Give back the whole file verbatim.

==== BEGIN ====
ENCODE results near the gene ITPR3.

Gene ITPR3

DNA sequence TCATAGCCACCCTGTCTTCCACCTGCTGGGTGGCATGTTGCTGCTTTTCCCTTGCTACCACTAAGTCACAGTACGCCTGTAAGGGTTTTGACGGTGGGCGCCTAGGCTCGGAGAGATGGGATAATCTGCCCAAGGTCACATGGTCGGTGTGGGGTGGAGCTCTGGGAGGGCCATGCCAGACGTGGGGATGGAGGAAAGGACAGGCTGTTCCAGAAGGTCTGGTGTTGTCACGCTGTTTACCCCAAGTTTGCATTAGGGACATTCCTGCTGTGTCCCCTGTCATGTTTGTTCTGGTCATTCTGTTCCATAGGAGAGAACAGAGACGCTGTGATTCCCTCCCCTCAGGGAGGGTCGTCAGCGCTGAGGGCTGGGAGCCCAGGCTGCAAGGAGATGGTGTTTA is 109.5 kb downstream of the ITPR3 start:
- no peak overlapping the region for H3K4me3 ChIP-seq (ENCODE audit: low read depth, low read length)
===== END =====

ENCODE results near the gene ITPR3.

Gene ITPR3

DNA sequence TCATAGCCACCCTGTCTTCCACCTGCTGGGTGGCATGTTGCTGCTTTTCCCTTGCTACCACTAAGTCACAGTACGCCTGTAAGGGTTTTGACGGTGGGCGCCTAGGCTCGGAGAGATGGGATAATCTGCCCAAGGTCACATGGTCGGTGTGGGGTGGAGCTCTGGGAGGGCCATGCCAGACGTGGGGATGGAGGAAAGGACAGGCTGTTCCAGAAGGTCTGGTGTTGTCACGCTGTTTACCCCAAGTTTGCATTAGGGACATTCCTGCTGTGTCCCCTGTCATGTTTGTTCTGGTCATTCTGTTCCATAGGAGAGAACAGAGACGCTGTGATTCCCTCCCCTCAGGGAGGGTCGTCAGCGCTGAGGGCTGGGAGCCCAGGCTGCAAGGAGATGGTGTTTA is 109.5 kb downstream of the ITPR3 start:
- no peak overlapping the region for H3K4me3 ChIP-seq (ENCODE audit: low read depth, low read length)